apoivre

Member
Year of past OR future Camino
Mozárabe de Almería in March 2019
May I also add this link that discusses (in French) the traditional walking routes across the Central Pyrenees between St Gaudens in the Comminges and Barbastro, complete with GPS tracks and assorted practicalities. It covers the way via Vielha, too.
 
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Bradypus

Moderator
Staff member
Year of past OR future Camino
Too many and too often!
The title of the thread sparked a little idea in my mind: perhaps someone could set the list to the tune of Paul Simon's "Fifty ways to leave your lover"? ;)
 

sjeanmarc

New Member
Year of past OR future Camino
Aachen (Aquis Gran - Aix la Chapelle) -Santiago-Finisterre-Porto
May I also add this link that discusses (in French) the traditional walking routes across the Central Pyrenees between St Gaudens in the Comminges and Barbastro, complete with GPS tracks and assorted practicalities. It covers the way via Vielha, too.
There's also the version in English of the website Hiking through Pyrenees
 

JiminVa

New Member
Year of past OR future Camino
Frances Aug/Sept 17; Frances Aug/Sept 18
Hello. Have been investigating routes from Lourdes. Does anyone have any experience/insights on a Lourdes-Gavarnie-Breche de Roland-Torla-Biescas-Sabinango- Jaca route? Looks interesting.
 
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sjeanmarc

New Member
Year of past OR future Camino
Aachen (Aquis Gran - Aix la Chapelle) -Santiago-Finisterre-Porto
Hello. Have been investigating routes from Lourdes. Does anyone have any experience/insights on a Lourdes-Gavarnie-Breche de Roland-Torla-Biescas-Sabinango- Jaca route? Looks interesting.
Hello.
From Lourdes, south through Pyrenees
Option 1 . Val d'Azun. Arrens-Marsous and Port de Peyre-Saint-Martin. Sallent de Gállego
Option 2 . Gavarnie. Port de Boucharo

The Brèche de Roland is a way through high pass going on a glacier (small but sometimes difficult to pass through).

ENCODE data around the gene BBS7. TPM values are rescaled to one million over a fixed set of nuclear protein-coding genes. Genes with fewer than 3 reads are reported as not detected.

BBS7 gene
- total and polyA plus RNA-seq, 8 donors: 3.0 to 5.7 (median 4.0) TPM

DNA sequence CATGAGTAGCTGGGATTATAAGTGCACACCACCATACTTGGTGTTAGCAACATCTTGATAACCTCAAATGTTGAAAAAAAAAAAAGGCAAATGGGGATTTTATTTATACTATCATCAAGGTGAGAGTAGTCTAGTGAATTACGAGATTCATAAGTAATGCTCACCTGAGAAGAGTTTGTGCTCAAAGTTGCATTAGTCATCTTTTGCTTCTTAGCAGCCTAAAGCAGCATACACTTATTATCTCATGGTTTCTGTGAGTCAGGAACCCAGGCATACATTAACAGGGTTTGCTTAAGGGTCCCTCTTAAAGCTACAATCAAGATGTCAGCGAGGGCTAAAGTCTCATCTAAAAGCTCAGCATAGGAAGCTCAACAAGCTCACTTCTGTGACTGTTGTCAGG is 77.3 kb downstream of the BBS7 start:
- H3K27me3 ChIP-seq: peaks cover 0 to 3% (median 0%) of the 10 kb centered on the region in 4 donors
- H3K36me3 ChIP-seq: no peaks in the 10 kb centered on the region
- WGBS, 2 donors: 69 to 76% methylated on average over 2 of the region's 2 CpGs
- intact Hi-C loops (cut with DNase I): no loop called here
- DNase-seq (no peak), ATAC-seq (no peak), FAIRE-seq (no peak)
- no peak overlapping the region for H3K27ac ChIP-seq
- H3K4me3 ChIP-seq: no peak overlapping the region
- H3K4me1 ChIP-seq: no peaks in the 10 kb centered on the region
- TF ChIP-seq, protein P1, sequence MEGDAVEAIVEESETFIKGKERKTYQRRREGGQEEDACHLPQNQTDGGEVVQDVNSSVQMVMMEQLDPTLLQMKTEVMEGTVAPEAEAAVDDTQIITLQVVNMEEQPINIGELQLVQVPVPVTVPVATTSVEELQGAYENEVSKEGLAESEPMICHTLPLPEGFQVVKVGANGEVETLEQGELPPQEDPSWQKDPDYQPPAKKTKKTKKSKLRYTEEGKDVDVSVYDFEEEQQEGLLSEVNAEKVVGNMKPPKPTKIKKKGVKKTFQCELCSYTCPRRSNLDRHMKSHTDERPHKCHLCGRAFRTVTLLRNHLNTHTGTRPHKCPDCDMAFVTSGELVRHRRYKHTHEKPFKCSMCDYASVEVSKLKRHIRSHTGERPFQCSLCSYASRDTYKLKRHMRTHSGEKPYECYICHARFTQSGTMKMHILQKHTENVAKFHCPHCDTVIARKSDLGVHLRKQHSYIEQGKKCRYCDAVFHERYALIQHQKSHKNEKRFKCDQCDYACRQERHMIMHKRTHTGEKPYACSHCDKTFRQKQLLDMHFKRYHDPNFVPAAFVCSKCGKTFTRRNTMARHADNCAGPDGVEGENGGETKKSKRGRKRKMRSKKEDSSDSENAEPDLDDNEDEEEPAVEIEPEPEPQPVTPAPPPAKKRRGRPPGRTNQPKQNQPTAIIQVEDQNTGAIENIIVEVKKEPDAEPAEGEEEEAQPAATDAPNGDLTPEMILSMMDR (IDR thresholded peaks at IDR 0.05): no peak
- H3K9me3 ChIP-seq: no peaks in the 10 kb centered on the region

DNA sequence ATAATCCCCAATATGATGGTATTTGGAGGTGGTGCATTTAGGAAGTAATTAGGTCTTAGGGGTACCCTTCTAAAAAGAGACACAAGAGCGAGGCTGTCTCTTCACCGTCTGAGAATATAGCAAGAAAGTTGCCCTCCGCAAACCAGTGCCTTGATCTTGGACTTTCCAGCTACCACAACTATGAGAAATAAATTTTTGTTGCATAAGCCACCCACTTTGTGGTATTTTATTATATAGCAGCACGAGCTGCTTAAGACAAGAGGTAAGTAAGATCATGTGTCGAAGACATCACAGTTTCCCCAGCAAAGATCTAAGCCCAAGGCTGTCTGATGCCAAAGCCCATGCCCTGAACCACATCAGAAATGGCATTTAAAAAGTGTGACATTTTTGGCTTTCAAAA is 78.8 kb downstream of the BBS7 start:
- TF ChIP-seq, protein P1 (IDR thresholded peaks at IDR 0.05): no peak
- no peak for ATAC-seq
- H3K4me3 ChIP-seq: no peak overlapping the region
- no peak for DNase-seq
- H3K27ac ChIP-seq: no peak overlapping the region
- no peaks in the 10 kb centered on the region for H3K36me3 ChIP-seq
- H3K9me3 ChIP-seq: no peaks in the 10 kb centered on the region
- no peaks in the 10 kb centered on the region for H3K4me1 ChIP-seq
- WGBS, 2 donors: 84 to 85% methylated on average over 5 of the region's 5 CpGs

JiminVa

New Member
Year of past OR future Camino
Frances Aug/Sept 17; Frances Aug/Sept 18
Hello.
From Lourdes, south through Pyrenees
Option 1 . Val d'Azun. Arrens-Marsous and Port de Peyre-Saint-Martin. Sallent de Gállego
Option 2 . Gavarnie. Port de Boucharo

The Brèche de Roland is a way through high pass going on a glacier (small but sometimes difficult to pass through).
sjeanmarc. Thanks!!! I was aware of the Option 2 Route (Gavarnie and Port De Boucharo). I believe this is an old pilgrim route. But was not aware of Option 1. I'll continue to research. The route thru the Breche de Roland route and then down thru the Ordesa Valley looks wonderful as well but am not sure how strenuous it will be. Looks very doable depending on weather conditions of course. I would be doing this in the mid August timeframe.
 

Rob_Shill_Wales_UK

New Member
Year of past OR future Camino
2019- will it be my year for the Camino- I certainly hope so!
sjeanmarc. Thanks!!! I was aware of the Option 2 Route (Gavarnie and Port De Boucharo). I believe this is an old pilgrim route. But was not aware of Option 1. I'll continue to research. The route thru the Breche de Roland route and then down thru the Ordesa Valley looks wonderful as well but am not sure how strenuous it will be. Looks very doable depending on weather conditions of course. I would be doing this in the mid August timeframe.